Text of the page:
On Manhattan High’s so-called “alternative mascot”: Can we just forget about it?

The new MHS principal, Michael Dorst, told The Mercury this week that he hasn’t done anything on the issue. This is two years after the school board approved the high school’s selection of a wolf for that purpose.

Let’s back up a minute. After a year of argument, the school board voted a couple of years ago to keep the Indian as the school’s mascot. As part of the political deal on the board to reach an agreement, members decided to appoint a committee to follow up on a few items. Among them was the notion that the school could have what is often referred to as an “alternative mascot,” a “secondary mascot” or a “physical mascot.” In essence: A kid in a costume who could run around on the football field as some sort of spirit-booster, since the Indian itself has long been out of favor for that.

Truth is, nobody really ever wanted that alternative mascot. After setting some rules that outlawed human beings or genders, board members eventually punted the decision about picking one to high school students, who held some sort of vote. This is where it gets really funny: “None” was actually the top vote-getter, but students and school administrators used some tortured logic to go with the second-leading candidate, which was a wolf. A bison was third, or second, or ... whatever. Anyway, board members approved the school’s selection.

That’s where we left the story. The Mercury has periodically checked in with administrators since then, but there’s always been something getting in the way: At one point, then-Principal Greg Hoyt decided to wait to order the costume until after Woodrow Wilson Elementary — also the “wolves” — ordered theirs. (Why elementary schools need mascot getups is a legitimate question, but that’s for another day.)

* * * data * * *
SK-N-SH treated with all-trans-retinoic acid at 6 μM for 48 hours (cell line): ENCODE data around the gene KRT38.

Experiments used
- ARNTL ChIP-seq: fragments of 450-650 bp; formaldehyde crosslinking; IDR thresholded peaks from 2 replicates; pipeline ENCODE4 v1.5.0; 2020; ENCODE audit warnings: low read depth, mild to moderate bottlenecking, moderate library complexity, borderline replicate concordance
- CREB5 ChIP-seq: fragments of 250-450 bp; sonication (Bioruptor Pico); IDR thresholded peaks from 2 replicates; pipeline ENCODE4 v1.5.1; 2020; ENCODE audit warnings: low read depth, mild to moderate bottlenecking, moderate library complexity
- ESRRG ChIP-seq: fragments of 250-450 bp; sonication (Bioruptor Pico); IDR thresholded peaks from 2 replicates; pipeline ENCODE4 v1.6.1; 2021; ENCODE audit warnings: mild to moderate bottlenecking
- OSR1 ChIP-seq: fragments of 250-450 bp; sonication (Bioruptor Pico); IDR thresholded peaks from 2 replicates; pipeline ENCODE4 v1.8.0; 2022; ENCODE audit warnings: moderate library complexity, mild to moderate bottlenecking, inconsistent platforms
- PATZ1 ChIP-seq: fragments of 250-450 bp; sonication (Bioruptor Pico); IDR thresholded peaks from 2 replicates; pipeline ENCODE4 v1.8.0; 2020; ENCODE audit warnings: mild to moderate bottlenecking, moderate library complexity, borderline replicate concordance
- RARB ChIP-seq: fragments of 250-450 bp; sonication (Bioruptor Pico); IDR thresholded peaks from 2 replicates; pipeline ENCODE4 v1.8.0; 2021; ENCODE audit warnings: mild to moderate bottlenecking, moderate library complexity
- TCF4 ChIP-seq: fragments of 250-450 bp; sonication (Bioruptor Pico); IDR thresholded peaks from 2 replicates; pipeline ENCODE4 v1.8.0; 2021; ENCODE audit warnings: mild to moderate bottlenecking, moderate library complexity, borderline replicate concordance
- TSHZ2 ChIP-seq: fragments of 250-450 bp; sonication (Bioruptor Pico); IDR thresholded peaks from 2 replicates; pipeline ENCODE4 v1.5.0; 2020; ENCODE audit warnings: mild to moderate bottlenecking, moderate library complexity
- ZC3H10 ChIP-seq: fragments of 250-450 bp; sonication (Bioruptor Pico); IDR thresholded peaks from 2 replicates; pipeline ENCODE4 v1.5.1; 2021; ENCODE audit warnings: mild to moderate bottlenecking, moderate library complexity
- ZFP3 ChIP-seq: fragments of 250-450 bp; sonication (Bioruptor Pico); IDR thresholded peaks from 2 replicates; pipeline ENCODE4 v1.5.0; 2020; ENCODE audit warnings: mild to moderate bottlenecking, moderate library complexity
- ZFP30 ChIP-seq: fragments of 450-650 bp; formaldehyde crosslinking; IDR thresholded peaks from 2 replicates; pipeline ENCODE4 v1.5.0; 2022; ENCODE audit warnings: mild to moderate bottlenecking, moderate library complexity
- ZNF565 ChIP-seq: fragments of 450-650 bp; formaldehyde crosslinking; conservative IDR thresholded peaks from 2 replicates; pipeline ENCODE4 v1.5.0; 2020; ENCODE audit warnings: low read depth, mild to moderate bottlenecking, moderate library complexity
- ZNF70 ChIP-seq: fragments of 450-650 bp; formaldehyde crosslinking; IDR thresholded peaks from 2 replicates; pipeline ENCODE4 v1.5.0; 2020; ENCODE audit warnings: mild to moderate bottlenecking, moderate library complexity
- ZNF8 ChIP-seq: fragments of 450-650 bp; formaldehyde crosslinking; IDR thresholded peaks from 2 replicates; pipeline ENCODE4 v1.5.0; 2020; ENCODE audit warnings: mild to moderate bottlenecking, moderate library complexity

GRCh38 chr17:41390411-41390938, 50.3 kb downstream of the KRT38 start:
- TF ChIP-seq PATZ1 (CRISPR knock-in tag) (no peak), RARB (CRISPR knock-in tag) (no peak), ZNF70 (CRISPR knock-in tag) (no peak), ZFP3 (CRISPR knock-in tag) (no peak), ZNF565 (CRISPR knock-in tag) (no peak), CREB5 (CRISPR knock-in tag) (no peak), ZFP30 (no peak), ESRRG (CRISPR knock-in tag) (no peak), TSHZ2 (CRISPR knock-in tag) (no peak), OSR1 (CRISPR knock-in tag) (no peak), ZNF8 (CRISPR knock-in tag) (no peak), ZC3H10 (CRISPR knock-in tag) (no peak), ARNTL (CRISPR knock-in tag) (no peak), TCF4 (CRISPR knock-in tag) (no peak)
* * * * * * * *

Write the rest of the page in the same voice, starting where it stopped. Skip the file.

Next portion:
Mr. Dorst, who inherited the situation, says he wants to get all the relevant parties in the room to decide what way to go. We certainly sympathize with that notion, although we suspect some of his bosses might remind him that a decision has already been made.

Here’s another suggestion: Let’s just forget it.

Nobody really wants a wolf. Nobody is clamoring for a secondary mascot at all. The mascot is the Indian, and that’s what it’s going to remain. The high school doesn’t need anyone running around in a costume on the field. It’s gotten by just fine for a couple of decades — at least — without one.

Our guess is that the minute they trotted the wolf out on the field, it would have been laughed or shrugged off, and the thing would have sat in the high school storage closet for 25 years.

If it takes another school board vote to cut the school loose of the issue, so be it. It’s not that it was a dumb idea to begin with, since it was well-intended and could theoretically have worked. But it didn’t. Let’s just let that one go.

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